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Microsoft's Gates to start multi-billion-dollar clean tech initiative
[WASHINGTON] Microsoft co-founder Bill Gates will launch a multi-billion-dollar clean energy research and development initiative on Monday, the opening day of the UN climate change summit in Paris, GreenWire reported on Friday.
Mr Gates and a group of developing and developed countries will agree to double their research and development budgets to boost clean energy deployment and work collaboratively, according to GreenWire, an energy and climate trade publication, citing government and business officials familiar with the agreement.
Access to clean energy technology will play a key role in a global agreement to combat climate change. More than 190 countries will negotiate a new pact in Paris from Nov 30 to Dec 11.
Mr Gates will join Indian Prime Minister Narendra Modi, US President Barack Obama and French President Francois Hollande to announce Initiative Cleantech at a side event on the opening day of the two-week climate summit, according to a summit agenda released by the French government Friday.
For India, the world's third largest greenhouse gas emitter, access to clean energy technology is at the core of its national strategy to combat climate change.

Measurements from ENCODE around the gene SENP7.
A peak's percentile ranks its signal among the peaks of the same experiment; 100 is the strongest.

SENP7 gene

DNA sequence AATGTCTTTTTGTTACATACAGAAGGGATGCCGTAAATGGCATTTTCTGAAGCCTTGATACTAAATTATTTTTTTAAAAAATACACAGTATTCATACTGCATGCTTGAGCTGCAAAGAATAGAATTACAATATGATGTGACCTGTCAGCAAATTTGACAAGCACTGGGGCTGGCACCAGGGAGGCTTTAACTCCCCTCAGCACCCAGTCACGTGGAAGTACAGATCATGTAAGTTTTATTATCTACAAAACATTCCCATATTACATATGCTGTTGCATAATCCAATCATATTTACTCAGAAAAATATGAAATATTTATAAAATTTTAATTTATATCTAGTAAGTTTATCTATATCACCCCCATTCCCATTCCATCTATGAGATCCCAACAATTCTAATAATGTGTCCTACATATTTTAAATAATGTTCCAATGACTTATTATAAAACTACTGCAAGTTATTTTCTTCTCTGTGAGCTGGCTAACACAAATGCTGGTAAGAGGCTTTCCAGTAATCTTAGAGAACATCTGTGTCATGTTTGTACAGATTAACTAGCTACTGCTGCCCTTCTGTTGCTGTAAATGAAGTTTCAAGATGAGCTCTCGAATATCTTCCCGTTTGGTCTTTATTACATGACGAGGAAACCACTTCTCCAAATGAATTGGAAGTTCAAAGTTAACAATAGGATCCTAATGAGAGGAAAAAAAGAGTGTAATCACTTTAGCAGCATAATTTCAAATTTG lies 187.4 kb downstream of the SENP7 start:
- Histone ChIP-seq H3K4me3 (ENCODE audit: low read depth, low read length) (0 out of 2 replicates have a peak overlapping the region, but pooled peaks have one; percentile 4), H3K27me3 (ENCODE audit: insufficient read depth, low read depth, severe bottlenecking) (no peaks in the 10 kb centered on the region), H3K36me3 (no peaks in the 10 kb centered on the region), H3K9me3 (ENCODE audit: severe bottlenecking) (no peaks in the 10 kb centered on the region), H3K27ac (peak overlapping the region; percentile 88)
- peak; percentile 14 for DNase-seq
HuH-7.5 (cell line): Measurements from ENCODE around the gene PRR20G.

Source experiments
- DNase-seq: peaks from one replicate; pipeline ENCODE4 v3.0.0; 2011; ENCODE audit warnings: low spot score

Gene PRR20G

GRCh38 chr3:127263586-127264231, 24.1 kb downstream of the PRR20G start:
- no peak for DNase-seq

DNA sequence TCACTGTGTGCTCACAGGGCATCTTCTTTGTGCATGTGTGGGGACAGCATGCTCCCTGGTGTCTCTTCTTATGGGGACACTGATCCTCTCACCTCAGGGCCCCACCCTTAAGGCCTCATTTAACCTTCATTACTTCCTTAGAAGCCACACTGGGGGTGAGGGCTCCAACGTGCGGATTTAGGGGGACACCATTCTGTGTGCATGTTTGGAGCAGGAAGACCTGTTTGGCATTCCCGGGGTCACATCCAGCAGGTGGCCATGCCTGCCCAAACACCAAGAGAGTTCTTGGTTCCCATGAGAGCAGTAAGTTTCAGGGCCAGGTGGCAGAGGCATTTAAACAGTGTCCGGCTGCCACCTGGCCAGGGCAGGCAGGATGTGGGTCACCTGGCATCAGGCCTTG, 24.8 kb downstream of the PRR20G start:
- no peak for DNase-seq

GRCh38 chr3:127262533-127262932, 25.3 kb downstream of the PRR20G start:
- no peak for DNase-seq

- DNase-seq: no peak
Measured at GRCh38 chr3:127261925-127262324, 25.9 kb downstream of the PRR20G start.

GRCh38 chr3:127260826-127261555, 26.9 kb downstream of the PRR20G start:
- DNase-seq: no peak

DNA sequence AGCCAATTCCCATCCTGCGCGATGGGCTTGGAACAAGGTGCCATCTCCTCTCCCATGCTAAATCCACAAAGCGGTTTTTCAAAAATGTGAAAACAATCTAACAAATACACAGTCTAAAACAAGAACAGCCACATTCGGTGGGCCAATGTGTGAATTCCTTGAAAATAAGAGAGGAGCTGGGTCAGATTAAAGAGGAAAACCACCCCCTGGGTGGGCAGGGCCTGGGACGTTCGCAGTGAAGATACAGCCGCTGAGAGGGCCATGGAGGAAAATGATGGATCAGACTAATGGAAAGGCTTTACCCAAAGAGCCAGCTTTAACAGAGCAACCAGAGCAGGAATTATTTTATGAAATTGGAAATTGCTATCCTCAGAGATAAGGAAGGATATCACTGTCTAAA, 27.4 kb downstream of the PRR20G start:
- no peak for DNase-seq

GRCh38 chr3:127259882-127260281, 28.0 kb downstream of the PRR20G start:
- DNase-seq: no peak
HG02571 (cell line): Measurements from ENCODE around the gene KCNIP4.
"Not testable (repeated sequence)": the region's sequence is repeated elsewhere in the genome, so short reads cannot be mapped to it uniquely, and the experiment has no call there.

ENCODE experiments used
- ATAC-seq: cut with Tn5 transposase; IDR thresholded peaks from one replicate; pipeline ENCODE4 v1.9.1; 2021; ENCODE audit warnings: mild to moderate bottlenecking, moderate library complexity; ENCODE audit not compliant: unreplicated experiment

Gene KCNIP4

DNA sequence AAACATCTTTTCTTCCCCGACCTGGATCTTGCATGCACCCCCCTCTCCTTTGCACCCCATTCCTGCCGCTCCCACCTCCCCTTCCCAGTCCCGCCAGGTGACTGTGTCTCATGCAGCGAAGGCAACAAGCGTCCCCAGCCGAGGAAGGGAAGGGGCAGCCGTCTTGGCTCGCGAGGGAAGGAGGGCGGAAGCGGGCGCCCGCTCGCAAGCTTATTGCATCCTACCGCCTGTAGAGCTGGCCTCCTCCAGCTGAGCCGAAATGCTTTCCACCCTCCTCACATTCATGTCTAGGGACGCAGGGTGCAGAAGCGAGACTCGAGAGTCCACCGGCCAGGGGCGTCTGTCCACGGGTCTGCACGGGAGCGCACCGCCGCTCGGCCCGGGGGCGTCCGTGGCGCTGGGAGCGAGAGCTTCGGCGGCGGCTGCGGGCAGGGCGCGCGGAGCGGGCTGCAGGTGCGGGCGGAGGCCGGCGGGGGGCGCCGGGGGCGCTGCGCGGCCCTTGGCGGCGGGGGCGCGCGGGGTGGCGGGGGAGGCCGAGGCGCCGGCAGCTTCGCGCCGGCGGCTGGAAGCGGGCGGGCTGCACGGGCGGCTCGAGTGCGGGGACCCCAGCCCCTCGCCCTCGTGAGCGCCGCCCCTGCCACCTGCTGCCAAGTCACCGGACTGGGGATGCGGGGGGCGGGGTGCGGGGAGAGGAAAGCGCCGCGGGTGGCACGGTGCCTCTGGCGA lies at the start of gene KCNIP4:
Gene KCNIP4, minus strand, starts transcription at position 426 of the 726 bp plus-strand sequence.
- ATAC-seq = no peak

India has argued that developed countries need to help poorer countries gain access to renewable energy or zero emission technologies by helping reduce incremental costs and removing barriers such as intellectual property rights.
On the sidelines of the UN General Assembly in September, Gates attended a bilateral meeting focused on climate change between Hollande and Modi. "With people like him (Gates) getting involved, there is a real possibility of there being private-sector partnerships on the technology side," a Modi spokesman said after the Sept. 29 meeting.
Gates has pledged US$2 billion of his personal wealth over the next five years to "bend the curve" on climate change, he said this summer.
In a blog post in July, Mr Gates said more breakthrough technologies are needed to combat climate change and that current technologies can only reduce greenhouse gas emissions at a "beyond astronomical" cost.
He said accelerating government funding for clean energy research and development is crucial to attracting private investment to the field.